When people snore, they may also suffer from acid reflux. Acid reflux occurs when the valve in the stomach opens abnormally. Problems with the foods we eat, our swallowing pattern, and airway function may result in the stomach allowing contents into the esophagus, and then into the oral cavity. As a result, the acid weakens our tooth structure and leads to a higher risk of cavities, tooth breaks, periodontal disease, and even cancer. Most people do not know they are suffering from acid reflux and believe that their cavities are a result of or poor hygiene when in fact it is related to a combination of separate variables.
In combination with an acidic diet, snoring while sleeping is a significant contributing factor to acid reflux. When snoring occurs, air passes through the mouth instead of the nose. This air passage aggravates the opening of the airway and can result in cessation of breathing for seconds at a time. This results in a person suddenly gasping for air in their sleep. The major changes in air pressure during these apnea episodes as well as impairment of the esophagus while sleeping encourages acid reflux to occur.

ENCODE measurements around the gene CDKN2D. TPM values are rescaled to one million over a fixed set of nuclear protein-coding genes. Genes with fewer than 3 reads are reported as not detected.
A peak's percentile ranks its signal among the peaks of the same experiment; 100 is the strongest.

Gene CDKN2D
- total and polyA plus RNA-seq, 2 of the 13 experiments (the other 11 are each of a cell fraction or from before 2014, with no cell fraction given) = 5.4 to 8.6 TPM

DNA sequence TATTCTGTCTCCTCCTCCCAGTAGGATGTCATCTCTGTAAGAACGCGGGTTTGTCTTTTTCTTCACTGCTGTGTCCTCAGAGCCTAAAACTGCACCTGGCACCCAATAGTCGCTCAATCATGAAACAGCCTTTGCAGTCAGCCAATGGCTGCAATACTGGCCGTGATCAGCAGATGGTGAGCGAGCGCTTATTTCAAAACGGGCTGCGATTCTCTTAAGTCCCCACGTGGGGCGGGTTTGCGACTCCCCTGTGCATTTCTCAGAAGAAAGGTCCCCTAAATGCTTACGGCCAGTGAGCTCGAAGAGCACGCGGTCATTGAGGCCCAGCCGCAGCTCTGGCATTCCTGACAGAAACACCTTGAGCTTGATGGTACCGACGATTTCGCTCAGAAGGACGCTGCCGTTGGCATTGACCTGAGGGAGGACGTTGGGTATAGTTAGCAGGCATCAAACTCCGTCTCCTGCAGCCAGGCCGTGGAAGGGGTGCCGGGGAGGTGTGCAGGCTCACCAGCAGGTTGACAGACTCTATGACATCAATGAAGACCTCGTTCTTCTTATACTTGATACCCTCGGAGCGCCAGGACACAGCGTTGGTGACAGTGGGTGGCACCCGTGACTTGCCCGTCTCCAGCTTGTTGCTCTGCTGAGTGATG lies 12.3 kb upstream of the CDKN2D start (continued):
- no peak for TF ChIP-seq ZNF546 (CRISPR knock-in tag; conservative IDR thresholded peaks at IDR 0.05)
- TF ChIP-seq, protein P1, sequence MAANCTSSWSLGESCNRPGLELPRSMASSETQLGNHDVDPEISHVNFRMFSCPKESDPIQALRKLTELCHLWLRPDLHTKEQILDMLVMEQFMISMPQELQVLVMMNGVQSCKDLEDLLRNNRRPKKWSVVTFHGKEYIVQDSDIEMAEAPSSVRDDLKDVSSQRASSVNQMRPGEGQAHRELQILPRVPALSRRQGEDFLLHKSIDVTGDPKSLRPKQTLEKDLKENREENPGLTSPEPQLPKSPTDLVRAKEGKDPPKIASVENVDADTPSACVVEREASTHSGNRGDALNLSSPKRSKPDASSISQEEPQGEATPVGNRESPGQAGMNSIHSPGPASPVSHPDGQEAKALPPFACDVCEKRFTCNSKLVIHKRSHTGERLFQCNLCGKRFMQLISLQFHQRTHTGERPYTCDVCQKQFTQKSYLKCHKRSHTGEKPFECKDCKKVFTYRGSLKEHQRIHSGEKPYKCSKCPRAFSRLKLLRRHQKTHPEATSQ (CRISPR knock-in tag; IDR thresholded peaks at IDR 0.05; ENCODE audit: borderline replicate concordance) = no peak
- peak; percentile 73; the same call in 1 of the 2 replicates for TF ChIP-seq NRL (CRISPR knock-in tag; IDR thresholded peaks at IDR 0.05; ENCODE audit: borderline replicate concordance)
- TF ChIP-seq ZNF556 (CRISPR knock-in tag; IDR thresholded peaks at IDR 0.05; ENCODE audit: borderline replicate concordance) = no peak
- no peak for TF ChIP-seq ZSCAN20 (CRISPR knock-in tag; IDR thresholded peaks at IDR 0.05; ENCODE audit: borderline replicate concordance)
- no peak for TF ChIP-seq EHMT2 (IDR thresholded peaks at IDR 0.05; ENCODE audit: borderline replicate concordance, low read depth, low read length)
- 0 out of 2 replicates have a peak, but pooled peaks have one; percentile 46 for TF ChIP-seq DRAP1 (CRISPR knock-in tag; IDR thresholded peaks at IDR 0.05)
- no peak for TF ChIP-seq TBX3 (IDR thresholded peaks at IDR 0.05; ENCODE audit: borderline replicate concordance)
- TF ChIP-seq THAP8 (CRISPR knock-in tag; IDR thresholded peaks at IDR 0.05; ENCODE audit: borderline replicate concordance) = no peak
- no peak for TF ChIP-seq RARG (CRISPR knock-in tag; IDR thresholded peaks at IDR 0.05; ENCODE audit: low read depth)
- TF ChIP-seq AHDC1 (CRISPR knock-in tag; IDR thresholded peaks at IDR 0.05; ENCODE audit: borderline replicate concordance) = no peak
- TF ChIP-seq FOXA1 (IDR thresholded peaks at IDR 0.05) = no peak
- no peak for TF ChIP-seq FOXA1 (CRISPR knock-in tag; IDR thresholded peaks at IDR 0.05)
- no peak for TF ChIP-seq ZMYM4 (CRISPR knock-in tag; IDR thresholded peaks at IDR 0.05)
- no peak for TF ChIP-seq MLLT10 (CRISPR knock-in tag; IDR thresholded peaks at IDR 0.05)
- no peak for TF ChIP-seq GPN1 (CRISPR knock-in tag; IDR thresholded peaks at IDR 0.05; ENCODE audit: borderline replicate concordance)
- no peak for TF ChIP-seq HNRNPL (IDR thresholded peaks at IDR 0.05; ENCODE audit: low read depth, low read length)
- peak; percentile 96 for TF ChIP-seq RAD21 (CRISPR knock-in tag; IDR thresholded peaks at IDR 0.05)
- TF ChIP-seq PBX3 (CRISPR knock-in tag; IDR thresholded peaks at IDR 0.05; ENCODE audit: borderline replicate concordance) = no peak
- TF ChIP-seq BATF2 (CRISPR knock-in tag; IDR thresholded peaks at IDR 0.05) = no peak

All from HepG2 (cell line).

When prolonged acid reflux is occurring, the acid slowly eats away at our teeth. We usually see signs of acid reflux starting on the back molars as these are the teeth that come into contact with the acid first. A tooth that is eroded from acid appears translucent and a yellow color. This is due to acid melting away the outermost layer of a tooth, the enamel. This leaves the inner yellow layer, or dentin, visible. When teeth are weakened by acid in this manner, large fractures that need expensive restorative treatment are more likely to occur.
When signs of acid erosion are present, it is important to identify what is causing it. Having a sleep study is ideal to identify apnea events. Controlling the potential apnea with a sleep appliance and/or CPAP machine is crucial to correct the airway function at rest. Controlling what we ingest is also needed to regulate a healthy pH in our stomach and avoid disrupting it. Eating too close to the time we are about to go to sleep is also important to avoid because undigested food is more likely to move back into the esophagus, especially when we are lying down.